PSE&G Initiative Lets Employees at NJ Firms Charge Electric Cars at Work
Goal is to learn how workplace charging will affect load on power grid
In a program aimed at encouraging employers in New Jersey to provide employees with a way to charge electric cars while at work, Public Service Electric & Gas is offering approximately 150 free plug-in stations to businesses in its franchise territory.
The so-called smart-charging equipment will be given out on a first-come, first-served basis to businesses that secure a commitment from a minimum of five employees that they will use an electric car for their commute.
Beyond hoping to foster greater adoption of electric cars, PSE&G believes the two-year study will provide the state’s largest utility with important data to better understand the impact of workplace charging on electric demand and the power grid.
Only a few thousand New Jerseyans now own plug-in vehicles, but that number is expected to ramp up significantly as more auto manufacturers offer electric cars to buyers, according to Jess Melanson, director of energy services for PSE&G. Nationwide, there are about 200,000 electric vehicles, mostly in California.
“This is an evolving market,’’ he said. “We do think workplace charging is going to be a big part of the infrastructure we will need. Most of the charging will occur at home or at work.’’
Charging electric vehicles, especially as they become more widespread, could pose problems for the grid, especially on hot summer days when electricity demand spikes.
While PSE&G will provide the charging systems for free, participating workplaces will need to install the units and pay for the electricity, which varies depending on the type of electric vehicle being charged. For instance, the high-priced Tesla, which has a much bigger battery and greater range than other electric vehicles, uses about one-third to one-half of the electricity consumed by an average single-family home, according to Melanson.
“Our company believes there is a strong future in electric cars in New Jersey, and workplace charging is a critical part of that future,’’ said Ralph LaRossa, president and chief operating officer of PSE&G. “Electric cars not only benefit the environment, but are cheaper to own and operate than conventional cars.’’
The program will cost the utility about $400,000; the entire cost will be borne by shareholders, according to Melanson.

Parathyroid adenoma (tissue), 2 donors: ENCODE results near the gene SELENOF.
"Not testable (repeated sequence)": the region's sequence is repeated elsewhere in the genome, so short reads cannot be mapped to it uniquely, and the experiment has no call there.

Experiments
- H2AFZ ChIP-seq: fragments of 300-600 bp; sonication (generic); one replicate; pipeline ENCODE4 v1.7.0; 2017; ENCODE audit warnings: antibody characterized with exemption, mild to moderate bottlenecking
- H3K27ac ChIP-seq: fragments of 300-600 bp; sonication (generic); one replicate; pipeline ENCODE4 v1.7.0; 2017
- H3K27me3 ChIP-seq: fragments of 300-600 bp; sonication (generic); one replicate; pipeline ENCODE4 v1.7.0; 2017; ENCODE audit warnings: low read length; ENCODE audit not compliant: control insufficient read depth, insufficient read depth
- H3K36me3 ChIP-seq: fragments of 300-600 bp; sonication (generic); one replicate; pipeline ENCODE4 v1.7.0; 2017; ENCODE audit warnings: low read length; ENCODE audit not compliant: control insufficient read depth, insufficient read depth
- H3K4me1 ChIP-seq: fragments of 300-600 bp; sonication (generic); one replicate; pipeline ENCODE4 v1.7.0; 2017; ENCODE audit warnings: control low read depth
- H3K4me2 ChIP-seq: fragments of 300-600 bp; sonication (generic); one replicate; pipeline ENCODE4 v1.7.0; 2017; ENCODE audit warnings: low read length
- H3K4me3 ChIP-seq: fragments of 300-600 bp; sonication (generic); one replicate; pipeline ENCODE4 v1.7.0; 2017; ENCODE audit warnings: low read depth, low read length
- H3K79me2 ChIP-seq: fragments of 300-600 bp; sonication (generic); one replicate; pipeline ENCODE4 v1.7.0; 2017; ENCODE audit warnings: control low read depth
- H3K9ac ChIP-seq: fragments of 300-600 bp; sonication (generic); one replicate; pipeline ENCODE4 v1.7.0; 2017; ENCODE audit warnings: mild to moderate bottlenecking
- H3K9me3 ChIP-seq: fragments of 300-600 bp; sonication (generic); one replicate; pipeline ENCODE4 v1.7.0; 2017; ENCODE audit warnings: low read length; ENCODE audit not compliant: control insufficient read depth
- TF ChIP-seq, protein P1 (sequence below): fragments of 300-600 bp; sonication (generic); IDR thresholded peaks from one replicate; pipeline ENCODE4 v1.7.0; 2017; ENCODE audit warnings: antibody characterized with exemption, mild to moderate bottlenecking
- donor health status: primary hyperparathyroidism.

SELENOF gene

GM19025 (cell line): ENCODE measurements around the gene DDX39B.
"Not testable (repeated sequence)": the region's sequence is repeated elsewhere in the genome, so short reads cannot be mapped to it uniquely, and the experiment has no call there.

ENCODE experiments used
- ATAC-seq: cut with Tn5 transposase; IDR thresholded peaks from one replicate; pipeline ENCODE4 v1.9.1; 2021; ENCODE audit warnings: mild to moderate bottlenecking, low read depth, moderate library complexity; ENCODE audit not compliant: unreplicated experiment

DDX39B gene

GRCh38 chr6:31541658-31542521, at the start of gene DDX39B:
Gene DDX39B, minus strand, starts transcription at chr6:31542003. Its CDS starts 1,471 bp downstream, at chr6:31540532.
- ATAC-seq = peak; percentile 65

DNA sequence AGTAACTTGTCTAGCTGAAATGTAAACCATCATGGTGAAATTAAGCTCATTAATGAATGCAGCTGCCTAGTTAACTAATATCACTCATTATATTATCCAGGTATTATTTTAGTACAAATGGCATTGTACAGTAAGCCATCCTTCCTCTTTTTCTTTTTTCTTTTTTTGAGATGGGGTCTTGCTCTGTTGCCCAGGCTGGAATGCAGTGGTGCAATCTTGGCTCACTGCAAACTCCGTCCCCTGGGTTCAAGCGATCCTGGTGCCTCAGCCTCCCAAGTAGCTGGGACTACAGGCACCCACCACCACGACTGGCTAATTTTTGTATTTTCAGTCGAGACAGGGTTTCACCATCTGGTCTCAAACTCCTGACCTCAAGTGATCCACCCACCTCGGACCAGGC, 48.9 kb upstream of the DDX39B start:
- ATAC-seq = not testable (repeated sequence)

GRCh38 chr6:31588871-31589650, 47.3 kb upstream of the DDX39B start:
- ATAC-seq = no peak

There are not many publicly available plug-in charging stations in New Jersey, with most estimates being about 120 across the state. There have been small initiatives by lawmakers, such as requiring charging stations at rest stops along the New Jersey Turnpike, but they have yet to be enacted.
The result, some environmentalists argue, is that New Jersey isin promoting electric vehicles, which reduce air pollution and emissions contributing to global climate change.
PSE&G hopes the program will help improve the state’s air quality, reduce costs for employees, and encourage more widespread adoption of electric vehicles.
“Electric-vehicle charging is usually a matter of hours, not minutes, so charging your EV at work is an ideal solution,’’ said Chris Outwater, president of Liberty Access Technologies. The company is providing the data collection system that will help the utility evaluate the impact of electric cars on the power grid and its ability to deliver electricity to its customers.
For Roseann Dilorio, an executive administrative assistant at PSEG, the utility’s parent company, workplace charging works well for her.
An owner of a Ford C-Max Energia, she drives her vehicle 24 miles round-trip a day to PSE&G’s parking garage where there are 13 electric charging stations available to those who signed up for the program. The car, which runs on electricity and gas, limits how much traditional fuel she needs, only filling up about once a month, she said.
PSE&Ga year ago. According to data compiled by the company, the 13 participants are estimated to have saved 5,300 gallons of gas and avoided spending nearly $19,000 on gas just on their commute. The utility also says it helped avoid 50 to 60 tons of carbon dioxide, a greenhouse gas contributing to global warming, from being released into the air.